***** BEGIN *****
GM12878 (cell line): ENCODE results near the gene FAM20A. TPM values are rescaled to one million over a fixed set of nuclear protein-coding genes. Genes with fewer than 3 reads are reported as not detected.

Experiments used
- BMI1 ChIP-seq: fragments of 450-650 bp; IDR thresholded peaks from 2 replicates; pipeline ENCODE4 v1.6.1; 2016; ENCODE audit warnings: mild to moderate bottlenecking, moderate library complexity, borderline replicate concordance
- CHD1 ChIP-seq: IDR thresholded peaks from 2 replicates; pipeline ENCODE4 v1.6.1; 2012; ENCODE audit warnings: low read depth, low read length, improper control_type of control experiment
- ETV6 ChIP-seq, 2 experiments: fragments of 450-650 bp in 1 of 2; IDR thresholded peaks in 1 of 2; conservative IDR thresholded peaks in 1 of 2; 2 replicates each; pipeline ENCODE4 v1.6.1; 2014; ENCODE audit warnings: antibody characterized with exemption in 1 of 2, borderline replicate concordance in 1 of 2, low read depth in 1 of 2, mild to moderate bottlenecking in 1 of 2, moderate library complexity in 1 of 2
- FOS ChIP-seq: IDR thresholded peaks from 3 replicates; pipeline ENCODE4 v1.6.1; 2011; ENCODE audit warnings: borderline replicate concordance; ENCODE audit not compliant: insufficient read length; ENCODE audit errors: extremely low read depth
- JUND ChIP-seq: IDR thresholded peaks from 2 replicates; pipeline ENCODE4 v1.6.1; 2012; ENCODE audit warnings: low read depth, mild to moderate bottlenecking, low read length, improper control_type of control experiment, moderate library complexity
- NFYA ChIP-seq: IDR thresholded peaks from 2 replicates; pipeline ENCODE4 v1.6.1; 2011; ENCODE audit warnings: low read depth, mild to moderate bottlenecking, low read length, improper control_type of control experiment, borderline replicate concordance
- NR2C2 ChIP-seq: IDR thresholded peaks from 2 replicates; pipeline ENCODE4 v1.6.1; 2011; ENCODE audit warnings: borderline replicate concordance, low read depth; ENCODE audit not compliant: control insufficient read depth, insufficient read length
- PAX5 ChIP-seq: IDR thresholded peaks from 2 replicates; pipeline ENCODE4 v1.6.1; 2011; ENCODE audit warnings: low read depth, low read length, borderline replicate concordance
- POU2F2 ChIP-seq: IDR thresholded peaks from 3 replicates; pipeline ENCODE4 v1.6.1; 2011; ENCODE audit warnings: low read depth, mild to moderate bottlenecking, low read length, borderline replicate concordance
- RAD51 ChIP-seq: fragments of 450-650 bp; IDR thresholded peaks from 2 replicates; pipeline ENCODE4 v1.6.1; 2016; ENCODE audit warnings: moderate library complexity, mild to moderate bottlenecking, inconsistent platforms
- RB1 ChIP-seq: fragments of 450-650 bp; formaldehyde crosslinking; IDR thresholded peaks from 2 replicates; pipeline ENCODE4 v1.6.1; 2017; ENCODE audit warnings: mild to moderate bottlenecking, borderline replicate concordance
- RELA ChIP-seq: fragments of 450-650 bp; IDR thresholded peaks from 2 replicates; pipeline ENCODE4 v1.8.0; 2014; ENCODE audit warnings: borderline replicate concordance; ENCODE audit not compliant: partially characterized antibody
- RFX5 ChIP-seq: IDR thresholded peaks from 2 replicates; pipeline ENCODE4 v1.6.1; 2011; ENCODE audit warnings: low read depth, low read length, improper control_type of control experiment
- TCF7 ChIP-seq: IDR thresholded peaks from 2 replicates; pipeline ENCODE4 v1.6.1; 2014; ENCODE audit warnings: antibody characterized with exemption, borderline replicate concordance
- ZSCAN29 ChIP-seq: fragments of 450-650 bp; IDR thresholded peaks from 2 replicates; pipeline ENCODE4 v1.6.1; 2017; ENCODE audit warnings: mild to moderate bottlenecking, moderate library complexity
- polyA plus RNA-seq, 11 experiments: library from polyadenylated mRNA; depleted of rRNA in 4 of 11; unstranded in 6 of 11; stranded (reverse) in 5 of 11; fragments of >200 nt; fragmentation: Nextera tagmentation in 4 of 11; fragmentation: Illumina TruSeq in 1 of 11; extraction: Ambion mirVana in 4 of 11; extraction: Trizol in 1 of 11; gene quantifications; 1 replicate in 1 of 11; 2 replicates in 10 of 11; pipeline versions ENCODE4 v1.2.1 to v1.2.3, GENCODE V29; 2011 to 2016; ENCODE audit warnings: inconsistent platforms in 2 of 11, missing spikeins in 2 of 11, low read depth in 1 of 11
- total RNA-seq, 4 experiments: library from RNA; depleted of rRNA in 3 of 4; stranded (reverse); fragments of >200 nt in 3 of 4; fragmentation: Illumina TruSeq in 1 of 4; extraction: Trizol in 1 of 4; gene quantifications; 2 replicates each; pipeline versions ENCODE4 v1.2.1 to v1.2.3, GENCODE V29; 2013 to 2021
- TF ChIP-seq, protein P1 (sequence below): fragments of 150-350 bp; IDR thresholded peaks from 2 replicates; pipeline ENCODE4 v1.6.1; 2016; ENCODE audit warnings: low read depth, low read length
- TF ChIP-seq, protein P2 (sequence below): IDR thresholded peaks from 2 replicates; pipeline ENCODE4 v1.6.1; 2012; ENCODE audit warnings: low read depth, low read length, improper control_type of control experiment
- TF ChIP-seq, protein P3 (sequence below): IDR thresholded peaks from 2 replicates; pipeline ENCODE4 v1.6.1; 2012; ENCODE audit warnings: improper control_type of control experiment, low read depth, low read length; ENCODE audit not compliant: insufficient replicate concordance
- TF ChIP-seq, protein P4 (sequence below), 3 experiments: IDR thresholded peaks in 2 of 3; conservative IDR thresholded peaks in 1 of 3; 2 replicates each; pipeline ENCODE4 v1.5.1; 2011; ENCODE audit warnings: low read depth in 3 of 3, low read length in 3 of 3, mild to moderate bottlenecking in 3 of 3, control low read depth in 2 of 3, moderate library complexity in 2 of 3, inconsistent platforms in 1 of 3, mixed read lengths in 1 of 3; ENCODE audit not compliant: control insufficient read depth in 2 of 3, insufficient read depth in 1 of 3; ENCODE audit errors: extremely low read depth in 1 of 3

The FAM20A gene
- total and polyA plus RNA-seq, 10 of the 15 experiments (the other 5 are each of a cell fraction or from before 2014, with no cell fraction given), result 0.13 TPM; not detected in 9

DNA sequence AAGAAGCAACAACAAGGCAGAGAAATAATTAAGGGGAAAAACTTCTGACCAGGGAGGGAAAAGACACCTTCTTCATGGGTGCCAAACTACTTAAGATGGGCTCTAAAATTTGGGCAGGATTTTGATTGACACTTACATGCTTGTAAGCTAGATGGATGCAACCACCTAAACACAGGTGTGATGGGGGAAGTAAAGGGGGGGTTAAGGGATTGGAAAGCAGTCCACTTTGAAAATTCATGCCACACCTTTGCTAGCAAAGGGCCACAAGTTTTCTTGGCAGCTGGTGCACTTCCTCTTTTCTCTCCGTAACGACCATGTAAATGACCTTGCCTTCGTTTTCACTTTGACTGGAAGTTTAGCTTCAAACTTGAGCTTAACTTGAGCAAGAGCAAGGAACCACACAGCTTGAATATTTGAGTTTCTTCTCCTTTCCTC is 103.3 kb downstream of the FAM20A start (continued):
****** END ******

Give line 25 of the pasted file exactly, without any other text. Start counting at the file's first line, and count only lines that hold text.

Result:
- total and polyA plus RNA-seq, 10 of the 15 experiments (the other 5 are each of a cell fraction or from before 2014, with no cell fraction given), result 0.13 TPM; not detected in 9